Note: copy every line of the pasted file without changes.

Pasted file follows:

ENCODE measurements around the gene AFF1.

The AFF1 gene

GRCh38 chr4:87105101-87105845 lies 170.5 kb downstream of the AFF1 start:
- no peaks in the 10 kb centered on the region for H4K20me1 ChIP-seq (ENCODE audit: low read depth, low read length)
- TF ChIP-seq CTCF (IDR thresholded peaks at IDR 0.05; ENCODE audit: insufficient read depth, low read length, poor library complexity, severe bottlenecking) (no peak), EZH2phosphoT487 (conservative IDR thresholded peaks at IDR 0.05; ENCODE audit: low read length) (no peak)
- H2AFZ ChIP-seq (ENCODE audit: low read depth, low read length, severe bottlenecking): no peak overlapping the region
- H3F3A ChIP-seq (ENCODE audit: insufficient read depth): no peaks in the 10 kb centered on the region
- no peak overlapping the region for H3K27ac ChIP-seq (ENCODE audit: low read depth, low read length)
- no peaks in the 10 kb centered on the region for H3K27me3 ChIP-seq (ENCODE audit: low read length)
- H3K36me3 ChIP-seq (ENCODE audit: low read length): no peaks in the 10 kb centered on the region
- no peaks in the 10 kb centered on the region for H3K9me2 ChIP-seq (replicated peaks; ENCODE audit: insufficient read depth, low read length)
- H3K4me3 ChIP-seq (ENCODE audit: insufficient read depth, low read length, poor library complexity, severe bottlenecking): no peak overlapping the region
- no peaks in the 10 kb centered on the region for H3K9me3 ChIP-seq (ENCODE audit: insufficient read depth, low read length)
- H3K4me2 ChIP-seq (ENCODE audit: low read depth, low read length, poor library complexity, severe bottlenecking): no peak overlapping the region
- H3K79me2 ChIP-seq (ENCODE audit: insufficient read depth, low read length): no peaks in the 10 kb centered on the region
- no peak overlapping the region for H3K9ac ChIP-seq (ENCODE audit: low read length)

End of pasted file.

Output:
ENCODE measurements around the gene AFF1.

The AFF1 gene

GRCh38 chr4:87105101-87105845 lies 170.5 kb downstream of the AFF1 start:
- no peaks in the 10 kb centered on the region for H4K20me1 ChIP-seq (ENCODE audit: low read depth, low read length)
- TF ChIP-seq CTCF (IDR thresholded peaks at IDR 0.05; ENCODE audit: insufficient read depth, low read length, poor library complexity, severe bottlenecking) (no peak), EZH2phosphoT487 (conservative IDR thresholded peaks at IDR 0.05; ENCODE audit: low read length) (no peak)
- H2AFZ ChIP-seq (ENCODE audit: low read depth, low read length, severe bottlenecking): no peak overlapping the region
- H3F3A ChIP-seq (ENCODE audit: insufficient read depth): no peaks in the 10 kb centered on the region
- no peak overlapping the region for H3K27ac ChIP-seq (ENCODE audit: low read depth, low read length)
- no peaks in the 10 kb centered on the region for H3K27me3 ChIP-seq (ENCODE audit: low read length)
- H3K36me3 ChIP-seq (ENCODE audit: low read length): no peaks in the 10 kb centered on the region
- no peaks in the 10 kb centered on the region for H3K9me2 ChIP-seq (replicated peaks; ENCODE audit: insufficient read depth, low read length)
- H3K4me3 ChIP-seq (ENCODE audit: insufficient read depth, low read length, poor library complexity, severe bottlenecking): no peak overlapping the region
- no peaks in the 10 kb centered on the region for H3K9me3 ChIP-seq (ENCODE audit: insufficient read depth, low read length)
- H3K4me2 ChIP-seq (ENCODE audit: low read depth, low read length, poor library complexity, severe bottlenecking): no peak overlapping the region
- H3K79me2 ChIP-seq (ENCODE audit: insufficient read depth, low read length): no peaks in the 10 kb centered on the region
- no peak overlapping the region for H3K9ac ChIP-seq (ENCODE audit: low read length)